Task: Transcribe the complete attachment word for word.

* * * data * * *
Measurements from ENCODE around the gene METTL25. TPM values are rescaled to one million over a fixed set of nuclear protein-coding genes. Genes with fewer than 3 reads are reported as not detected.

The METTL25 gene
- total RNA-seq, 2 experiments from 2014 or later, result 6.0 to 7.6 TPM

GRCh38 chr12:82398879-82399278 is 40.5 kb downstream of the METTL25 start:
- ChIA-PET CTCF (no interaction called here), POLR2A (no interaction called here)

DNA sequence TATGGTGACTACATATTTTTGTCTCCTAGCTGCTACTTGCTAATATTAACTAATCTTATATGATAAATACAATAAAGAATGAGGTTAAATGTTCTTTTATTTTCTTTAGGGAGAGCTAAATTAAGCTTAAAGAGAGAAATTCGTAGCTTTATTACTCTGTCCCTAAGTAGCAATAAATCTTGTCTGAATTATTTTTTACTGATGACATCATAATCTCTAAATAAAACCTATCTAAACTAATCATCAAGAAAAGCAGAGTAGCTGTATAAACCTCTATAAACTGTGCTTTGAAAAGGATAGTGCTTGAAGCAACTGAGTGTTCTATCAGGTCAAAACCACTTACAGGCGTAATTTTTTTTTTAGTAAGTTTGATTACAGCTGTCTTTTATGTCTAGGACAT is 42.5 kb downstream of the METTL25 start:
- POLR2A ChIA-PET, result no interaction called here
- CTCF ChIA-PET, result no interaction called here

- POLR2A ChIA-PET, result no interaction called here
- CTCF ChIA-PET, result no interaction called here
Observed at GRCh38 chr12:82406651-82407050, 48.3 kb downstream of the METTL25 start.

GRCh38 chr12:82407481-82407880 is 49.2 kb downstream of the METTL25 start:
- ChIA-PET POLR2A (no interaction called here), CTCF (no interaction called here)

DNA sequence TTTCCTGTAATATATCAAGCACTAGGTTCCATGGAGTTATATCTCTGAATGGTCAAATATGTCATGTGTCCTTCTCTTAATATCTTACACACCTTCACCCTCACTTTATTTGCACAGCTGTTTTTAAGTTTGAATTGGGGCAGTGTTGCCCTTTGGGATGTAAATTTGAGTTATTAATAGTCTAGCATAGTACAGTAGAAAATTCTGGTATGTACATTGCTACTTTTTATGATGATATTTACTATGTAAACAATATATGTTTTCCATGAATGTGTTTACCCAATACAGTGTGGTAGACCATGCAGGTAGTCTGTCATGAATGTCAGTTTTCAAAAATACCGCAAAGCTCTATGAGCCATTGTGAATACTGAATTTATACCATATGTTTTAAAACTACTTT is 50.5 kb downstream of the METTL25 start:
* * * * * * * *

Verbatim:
Measurements from ENCODE around the gene METTL25. TPM values are rescaled to one million over a fixed set of nuclear protein-coding genes. Genes with fewer than 3 reads are reported as not detected.

The METTL25 gene
- total RNA-seq, 2 experiments from 2014 or later, result 6.0 to 7.6 TPM

GRCh38 chr12:82398879-82399278 is 40.5 kb downstream of the METTL25 start:
- ChIA-PET CTCF (no interaction called here), POLR2A (no interaction called here)

DNA sequence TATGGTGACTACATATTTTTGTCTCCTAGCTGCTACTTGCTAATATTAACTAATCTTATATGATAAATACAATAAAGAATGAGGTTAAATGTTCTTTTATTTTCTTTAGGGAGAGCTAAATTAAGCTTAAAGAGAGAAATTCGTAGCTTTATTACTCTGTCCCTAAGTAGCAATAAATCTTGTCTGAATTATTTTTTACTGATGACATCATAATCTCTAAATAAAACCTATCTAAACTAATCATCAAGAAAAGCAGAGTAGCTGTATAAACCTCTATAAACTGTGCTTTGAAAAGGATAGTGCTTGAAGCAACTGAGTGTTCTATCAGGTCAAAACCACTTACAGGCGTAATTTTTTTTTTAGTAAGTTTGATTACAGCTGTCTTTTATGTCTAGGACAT is 42.5 kb downstream of the METTL25 start:
- POLR2A ChIA-PET, result no interaction called here
- CTCF ChIA-PET, result no interaction called here

- POLR2A ChIA-PET, result no interaction called here
- CTCF ChIA-PET, result no interaction called here
Observed at GRCh38 chr12:82406651-82407050, 48.3 kb downstream of the METTL25 start.

GRCh38 chr12:82407481-82407880 is 49.2 kb downstream of the METTL25 start:
- ChIA-PET POLR2A (no interaction called here), CTCF (no interaction called here)

DNA sequence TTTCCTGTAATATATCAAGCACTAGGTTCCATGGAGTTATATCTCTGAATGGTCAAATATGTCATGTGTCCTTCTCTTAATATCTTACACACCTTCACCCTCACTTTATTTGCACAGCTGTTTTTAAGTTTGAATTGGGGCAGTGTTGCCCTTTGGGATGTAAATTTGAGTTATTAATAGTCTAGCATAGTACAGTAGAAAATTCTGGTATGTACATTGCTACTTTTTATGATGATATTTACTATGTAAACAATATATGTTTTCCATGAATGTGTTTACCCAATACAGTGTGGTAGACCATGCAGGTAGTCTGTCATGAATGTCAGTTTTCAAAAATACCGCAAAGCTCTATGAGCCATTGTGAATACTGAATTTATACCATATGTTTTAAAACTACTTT is 50.5 kb downstream of the METTL25 start: